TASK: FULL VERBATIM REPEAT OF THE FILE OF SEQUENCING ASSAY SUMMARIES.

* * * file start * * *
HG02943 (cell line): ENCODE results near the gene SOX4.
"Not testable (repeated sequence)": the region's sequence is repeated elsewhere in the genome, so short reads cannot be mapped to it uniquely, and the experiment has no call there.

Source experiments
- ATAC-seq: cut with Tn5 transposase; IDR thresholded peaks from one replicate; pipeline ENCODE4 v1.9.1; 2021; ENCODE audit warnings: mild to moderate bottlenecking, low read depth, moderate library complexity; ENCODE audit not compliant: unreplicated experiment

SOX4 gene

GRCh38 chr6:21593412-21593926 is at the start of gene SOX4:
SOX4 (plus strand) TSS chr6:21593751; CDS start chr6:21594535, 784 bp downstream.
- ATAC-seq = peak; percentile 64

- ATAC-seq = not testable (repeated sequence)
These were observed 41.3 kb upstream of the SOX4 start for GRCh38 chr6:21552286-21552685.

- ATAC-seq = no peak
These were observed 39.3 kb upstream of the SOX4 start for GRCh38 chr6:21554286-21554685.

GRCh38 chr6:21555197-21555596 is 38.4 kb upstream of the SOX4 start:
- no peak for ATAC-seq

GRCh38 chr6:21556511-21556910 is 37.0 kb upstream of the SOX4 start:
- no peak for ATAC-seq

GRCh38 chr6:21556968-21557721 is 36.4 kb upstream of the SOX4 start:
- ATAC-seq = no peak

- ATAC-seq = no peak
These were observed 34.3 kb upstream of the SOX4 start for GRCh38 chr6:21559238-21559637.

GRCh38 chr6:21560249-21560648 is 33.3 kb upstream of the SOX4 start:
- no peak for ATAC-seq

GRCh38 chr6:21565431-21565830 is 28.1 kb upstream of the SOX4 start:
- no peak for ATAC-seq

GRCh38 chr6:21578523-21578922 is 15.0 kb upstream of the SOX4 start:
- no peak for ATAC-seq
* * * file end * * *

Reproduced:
HG02943 (cell line): ENCODE results near the gene SOX4.
"Not testable (repeated sequence)": the region's sequence is repeated elsewhere in the genome, so short reads cannot be mapped to it uniquely, and the experiment has no call there.

Source experiments
- ATAC-seq: cut with Tn5 transposase; IDR thresholded peaks from one replicate; pipeline ENCODE4 v1.9.1; 2021; ENCODE audit warnings: mild to moderate bottlenecking, low read depth, moderate library complexity; ENCODE audit not compliant: unreplicated experiment

SOX4 gene

GRCh38 chr6:21593412-21593926 is at the start of gene SOX4:
SOX4 (plus strand) TSS chr6:21593751; CDS start chr6:21594535, 784 bp downstream.
- ATAC-seq = peak; percentile 64

- ATAC-seq = not testable (repeated sequence)
These were observed 41.3 kb upstream of the SOX4 start for GRCh38 chr6:21552286-21552685.

- ATAC-seq = no peak
These were observed 39.3 kb upstream of the SOX4 start for GRCh38 chr6:21554286-21554685.

GRCh38 chr6:21555197-21555596 is 38.4 kb upstream of the SOX4 start:
- no peak for ATAC-seq

GRCh38 chr6:21556511-21556910 is 37.0 kb upstream of the SOX4 start:
- no peak for ATAC-seq

GRCh38 chr6:21556968-21557721 is 36.4 kb upstream of the SOX4 start:
- ATAC-seq = no peak

- ATAC-seq = no peak
These were observed 34.3 kb upstream of the SOX4 start for GRCh38 chr6:21559238-21559637.

GRCh38 chr6:21560249-21560648 is 33.3 kb upstream of the SOX4 start:
- no peak for ATAC-seq

GRCh38 chr6:21565431-21565830 is 28.1 kb upstream of the SOX4 start:
- no peak for ATAC-seq

GRCh38 chr6:21578523-21578922 is 15.0 kb upstream of the SOX4 start:
- no peak for ATAC-seq